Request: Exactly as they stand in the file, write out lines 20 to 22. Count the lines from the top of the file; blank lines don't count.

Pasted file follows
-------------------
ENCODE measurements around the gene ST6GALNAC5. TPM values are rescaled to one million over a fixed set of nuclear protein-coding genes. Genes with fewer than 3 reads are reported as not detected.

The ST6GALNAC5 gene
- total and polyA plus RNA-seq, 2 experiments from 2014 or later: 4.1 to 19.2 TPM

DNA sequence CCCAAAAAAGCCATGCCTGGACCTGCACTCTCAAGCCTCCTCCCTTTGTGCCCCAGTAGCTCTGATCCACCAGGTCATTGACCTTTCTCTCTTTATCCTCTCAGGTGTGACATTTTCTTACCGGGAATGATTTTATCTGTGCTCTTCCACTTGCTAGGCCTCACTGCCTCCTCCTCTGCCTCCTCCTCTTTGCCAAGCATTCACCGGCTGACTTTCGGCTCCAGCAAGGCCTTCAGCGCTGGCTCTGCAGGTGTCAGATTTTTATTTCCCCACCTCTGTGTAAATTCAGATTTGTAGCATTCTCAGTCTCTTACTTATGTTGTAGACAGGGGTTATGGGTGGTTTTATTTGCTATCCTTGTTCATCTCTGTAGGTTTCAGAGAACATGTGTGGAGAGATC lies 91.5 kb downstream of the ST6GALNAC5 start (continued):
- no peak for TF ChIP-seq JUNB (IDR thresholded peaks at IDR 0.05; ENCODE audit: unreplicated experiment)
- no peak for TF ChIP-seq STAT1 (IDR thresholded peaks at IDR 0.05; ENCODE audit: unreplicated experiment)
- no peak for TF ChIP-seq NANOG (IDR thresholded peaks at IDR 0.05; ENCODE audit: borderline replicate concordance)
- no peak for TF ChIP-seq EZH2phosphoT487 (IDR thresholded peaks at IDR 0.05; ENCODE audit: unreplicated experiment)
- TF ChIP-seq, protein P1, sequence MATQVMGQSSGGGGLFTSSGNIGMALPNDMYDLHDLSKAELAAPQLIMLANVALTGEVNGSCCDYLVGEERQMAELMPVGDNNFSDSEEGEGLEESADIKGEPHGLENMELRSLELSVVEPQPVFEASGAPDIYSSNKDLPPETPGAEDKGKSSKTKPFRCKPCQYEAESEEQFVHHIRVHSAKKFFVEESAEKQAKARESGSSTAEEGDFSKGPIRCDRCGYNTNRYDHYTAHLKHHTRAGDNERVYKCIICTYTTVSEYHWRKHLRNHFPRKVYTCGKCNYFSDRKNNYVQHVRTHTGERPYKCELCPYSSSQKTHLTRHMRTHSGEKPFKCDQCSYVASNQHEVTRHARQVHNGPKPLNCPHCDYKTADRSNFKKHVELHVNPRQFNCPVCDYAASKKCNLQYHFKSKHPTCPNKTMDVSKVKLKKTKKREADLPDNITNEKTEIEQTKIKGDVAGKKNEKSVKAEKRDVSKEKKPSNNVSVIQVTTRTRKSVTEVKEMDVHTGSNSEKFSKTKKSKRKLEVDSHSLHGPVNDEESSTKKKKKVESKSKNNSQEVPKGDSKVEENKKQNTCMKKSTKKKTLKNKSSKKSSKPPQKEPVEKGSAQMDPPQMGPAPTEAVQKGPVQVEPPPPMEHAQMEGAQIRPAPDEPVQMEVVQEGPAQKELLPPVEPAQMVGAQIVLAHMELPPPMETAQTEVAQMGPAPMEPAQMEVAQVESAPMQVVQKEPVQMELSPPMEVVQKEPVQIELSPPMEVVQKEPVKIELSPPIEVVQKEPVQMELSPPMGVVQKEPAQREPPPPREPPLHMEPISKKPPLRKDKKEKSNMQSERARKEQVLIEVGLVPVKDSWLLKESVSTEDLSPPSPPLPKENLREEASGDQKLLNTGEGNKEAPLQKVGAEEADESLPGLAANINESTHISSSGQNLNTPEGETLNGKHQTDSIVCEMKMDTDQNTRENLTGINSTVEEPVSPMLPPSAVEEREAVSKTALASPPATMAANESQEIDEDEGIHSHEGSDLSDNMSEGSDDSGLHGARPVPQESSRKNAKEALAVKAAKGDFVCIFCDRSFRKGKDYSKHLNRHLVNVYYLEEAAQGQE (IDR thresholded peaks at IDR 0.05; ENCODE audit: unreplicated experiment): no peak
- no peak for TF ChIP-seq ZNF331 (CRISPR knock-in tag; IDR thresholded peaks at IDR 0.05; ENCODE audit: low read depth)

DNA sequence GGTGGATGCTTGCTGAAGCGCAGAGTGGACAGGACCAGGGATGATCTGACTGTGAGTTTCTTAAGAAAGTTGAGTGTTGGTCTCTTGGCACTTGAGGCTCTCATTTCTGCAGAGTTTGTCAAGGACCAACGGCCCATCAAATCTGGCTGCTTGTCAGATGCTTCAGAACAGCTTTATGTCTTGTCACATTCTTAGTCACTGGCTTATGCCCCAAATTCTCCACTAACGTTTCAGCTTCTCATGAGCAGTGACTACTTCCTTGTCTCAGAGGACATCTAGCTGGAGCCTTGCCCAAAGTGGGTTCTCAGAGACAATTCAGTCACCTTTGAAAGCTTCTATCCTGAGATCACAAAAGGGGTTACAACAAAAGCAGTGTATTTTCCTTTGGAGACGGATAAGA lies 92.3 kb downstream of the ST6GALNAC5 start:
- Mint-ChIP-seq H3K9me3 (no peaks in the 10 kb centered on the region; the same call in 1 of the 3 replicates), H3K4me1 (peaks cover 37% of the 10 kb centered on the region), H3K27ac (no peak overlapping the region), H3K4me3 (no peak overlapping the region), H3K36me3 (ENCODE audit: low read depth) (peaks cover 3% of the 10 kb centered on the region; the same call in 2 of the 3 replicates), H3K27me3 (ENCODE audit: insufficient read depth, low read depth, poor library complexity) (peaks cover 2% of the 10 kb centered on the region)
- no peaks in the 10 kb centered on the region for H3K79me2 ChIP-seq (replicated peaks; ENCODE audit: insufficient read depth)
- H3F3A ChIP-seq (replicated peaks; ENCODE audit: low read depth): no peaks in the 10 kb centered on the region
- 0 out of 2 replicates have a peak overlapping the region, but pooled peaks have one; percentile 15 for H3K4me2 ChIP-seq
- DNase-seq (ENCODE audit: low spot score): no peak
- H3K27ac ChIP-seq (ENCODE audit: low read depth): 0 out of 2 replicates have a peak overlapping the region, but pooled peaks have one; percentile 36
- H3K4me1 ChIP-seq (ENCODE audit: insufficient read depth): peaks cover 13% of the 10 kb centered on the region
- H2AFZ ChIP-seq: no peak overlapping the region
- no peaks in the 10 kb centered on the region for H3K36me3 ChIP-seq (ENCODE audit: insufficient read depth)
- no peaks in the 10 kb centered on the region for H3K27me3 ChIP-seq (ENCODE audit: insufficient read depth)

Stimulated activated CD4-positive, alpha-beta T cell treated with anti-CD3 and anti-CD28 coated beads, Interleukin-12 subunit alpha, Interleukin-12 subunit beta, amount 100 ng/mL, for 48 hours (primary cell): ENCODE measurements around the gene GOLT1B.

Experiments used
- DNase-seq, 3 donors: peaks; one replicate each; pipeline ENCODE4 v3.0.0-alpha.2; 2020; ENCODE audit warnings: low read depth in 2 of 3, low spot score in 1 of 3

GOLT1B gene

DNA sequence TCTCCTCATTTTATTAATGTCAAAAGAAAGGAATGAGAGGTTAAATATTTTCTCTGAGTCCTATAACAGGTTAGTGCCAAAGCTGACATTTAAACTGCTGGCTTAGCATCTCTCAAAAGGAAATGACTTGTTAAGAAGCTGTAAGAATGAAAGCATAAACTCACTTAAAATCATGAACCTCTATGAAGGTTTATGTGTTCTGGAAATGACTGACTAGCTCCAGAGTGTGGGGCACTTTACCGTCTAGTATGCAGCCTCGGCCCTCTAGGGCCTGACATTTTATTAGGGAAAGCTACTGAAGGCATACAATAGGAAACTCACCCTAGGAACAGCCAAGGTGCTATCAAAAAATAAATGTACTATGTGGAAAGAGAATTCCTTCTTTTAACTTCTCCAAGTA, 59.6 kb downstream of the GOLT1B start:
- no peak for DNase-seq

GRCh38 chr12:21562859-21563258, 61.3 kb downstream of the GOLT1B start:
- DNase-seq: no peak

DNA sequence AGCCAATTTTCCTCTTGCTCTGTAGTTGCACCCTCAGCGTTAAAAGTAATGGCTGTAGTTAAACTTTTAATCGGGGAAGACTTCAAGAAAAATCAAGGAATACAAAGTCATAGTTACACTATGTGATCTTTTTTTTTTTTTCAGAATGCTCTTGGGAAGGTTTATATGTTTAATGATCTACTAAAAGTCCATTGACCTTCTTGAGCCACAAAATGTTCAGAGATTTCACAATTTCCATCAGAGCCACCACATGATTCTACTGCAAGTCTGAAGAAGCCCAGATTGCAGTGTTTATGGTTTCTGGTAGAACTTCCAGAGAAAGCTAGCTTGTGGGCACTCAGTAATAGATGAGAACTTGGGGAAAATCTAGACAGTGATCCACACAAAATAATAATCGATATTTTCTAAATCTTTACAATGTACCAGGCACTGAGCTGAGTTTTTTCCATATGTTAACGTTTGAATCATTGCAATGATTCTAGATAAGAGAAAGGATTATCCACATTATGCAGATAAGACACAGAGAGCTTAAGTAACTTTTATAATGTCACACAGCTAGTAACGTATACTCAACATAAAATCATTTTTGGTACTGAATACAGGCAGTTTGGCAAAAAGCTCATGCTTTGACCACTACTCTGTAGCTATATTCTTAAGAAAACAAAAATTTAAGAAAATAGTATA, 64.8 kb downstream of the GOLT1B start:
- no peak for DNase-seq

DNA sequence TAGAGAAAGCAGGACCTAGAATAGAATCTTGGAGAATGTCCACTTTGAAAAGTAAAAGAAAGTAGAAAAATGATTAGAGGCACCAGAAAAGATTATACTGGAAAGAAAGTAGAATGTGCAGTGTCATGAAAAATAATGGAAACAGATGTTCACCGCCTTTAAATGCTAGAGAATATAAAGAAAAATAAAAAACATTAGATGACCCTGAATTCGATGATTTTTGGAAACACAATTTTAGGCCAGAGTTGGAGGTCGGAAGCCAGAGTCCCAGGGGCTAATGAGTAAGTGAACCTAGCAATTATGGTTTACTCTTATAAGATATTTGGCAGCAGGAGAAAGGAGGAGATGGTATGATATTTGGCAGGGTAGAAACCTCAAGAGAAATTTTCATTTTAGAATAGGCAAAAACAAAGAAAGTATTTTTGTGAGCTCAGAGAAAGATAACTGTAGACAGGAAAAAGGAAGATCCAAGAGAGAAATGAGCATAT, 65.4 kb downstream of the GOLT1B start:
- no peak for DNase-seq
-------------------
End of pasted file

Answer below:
- no peaks in the 10 kb centered on the region for H3K36me3 ChIP-seq (ENCODE audit: insufficient read depth)
- no peaks in the 10 kb centered on the region for H3K27me3 ChIP-seq (ENCODE audit: insufficient read depth)

Stimulated activated CD4-positive, alpha-beta T cell treated with anti-CD3 and anti-CD28 coated beads, Interleukin-12 subunit alpha, Interleukin-12 subunit beta, amount 100 ng/mL, for 48 hours (primary cell): ENCODE measurements around the gene GOLT1B.